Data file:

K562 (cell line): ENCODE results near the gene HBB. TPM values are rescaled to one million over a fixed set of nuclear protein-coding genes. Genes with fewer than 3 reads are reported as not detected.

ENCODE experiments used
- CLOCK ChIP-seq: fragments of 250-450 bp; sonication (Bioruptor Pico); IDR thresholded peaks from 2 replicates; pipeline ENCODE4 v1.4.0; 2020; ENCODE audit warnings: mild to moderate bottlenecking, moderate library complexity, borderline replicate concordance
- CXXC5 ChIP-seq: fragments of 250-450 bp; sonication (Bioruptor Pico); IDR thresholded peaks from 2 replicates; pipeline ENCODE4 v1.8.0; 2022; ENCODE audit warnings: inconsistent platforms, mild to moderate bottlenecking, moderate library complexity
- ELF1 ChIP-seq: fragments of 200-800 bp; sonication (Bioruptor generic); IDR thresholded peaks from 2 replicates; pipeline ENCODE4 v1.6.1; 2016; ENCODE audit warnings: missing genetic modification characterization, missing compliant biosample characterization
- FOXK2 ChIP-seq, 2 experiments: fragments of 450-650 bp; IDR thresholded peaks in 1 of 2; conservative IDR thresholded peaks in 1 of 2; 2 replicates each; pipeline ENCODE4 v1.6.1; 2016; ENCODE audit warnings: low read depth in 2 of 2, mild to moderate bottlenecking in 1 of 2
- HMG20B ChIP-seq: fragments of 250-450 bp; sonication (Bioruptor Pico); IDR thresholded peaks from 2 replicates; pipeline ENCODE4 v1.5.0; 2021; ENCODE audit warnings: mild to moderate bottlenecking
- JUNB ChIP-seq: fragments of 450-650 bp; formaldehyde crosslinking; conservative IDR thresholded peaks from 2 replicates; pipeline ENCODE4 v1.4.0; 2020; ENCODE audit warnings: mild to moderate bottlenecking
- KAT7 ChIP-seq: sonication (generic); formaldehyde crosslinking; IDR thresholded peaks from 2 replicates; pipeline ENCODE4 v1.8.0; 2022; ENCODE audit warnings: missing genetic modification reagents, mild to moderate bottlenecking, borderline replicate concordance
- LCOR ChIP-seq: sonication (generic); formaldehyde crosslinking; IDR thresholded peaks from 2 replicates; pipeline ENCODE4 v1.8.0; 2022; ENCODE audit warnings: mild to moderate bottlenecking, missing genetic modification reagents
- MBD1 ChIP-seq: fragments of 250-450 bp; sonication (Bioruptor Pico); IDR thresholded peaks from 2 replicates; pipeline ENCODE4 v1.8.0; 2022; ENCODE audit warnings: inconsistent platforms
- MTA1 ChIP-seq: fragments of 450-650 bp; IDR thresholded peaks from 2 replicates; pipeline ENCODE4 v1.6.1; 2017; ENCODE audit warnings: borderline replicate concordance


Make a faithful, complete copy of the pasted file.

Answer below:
K562 (cell line): ENCODE results near the gene HBB. TPM values are rescaled to one million over a fixed set of nuclear protein-coding genes. Genes with fewer than 3 reads are reported as not detected.

ENCODE experiments used
- CLOCK ChIP-seq: fragments of 250-450 bp; sonication (Bioruptor Pico); IDR thresholded peaks from 2 replicates; pipeline ENCODE4 v1.4.0; 2020; ENCODE audit warnings: mild to moderate bottlenecking, moderate library complexity, borderline replicate concordance
- CXXC5 ChIP-seq: fragments of 250-450 bp; sonication (Bioruptor Pico); IDR thresholded peaks from 2 replicates; pipeline ENCODE4 v1.8.0; 2022; ENCODE audit warnings: inconsistent platforms, mild to moderate bottlenecking, moderate library complexity
- ELF1 ChIP-seq: fragments of 200-800 bp; sonication (Bioruptor generic); IDR thresholded peaks from 2 replicates; pipeline ENCODE4 v1.6.1; 2016; ENCODE audit warnings: missing genetic modification characterization, missing compliant biosample characterization
- FOXK2 ChIP-seq, 2 experiments: fragments of 450-650 bp; IDR thresholded peaks in 1 of 2; conservative IDR thresholded peaks in 1 of 2; 2 replicates each; pipeline ENCODE4 v1.6.1; 2016; ENCODE audit warnings: low read depth in 2 of 2, mild to moderate bottlenecking in 1 of 2
- HMG20B ChIP-seq: fragments of 250-450 bp; sonication (Bioruptor Pico); IDR thresholded peaks from 2 replicates; pipeline ENCODE4 v1.5.0; 2021; ENCODE audit warnings: mild to moderate bottlenecking
- JUNB ChIP-seq: fragments of 450-650 bp; formaldehyde crosslinking; conservative IDR thresholded peaks from 2 replicates; pipeline ENCODE4 v1.4.0; 2020; ENCODE audit warnings: mild to moderate bottlenecking
- KAT7 ChIP-seq: sonication (generic); formaldehyde crosslinking; IDR thresholded peaks from 2 replicates; pipeline ENCODE4 v1.8.0; 2022; ENCODE audit warnings: missing genetic modification reagents, mild to moderate bottlenecking, borderline replicate concordance
- LCOR ChIP-seq: sonication (generic); formaldehyde crosslinking; IDR thresholded peaks from 2 replicates; pipeline ENCODE4 v1.8.0; 2022; ENCODE audit warnings: mild to moderate bottlenecking, missing genetic modification reagents
- MBD1 ChIP-seq: fragments of 250-450 bp; sonication (Bioruptor Pico); IDR thresholded peaks from 2 replicates; pipeline ENCODE4 v1.8.0; 2022; ENCODE audit warnings: inconsistent platforms
- MTA1 ChIP-seq: fragments of 450-650 bp; IDR thresholded peaks from 2 replicates; pipeline ENCODE4 v1.6.1; 2017; ENCODE audit warnings: borderline replicate concordance